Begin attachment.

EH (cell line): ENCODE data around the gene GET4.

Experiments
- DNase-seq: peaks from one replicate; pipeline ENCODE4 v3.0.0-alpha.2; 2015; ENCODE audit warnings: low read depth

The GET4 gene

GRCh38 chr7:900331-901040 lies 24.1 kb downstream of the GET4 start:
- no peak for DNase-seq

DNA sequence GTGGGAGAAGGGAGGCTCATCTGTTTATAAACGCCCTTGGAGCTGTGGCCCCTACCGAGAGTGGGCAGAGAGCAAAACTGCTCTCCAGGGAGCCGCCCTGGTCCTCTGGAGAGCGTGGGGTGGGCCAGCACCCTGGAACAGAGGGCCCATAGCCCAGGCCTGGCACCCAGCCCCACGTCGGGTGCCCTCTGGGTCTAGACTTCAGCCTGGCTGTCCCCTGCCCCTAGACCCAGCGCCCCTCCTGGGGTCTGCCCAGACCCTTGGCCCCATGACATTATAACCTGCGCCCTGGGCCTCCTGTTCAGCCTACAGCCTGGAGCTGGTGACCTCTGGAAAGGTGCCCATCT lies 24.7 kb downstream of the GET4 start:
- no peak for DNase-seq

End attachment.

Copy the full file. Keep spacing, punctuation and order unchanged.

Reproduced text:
EH (cell line): ENCODE data around the gene GET4.

Experiments
- DNase-seq: peaks from one replicate; pipeline ENCODE4 v3.0.0-alpha.2; 2015; ENCODE audit warnings: low read depth

The GET4 gene

GRCh38 chr7:900331-901040 lies 24.1 kb downstream of the GET4 start:
- no peak for DNase-seq

DNA sequence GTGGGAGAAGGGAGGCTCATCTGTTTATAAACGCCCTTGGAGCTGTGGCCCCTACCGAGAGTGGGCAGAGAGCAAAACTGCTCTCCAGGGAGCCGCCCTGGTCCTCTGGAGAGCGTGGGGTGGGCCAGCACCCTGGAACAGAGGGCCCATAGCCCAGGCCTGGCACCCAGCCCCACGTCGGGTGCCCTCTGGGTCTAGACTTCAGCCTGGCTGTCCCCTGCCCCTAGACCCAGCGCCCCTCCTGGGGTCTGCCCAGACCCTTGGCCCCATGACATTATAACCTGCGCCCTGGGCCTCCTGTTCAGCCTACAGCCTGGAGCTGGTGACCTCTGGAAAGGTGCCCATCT lies 24.7 kb downstream of the GET4 start:
- no peak for DNase-seq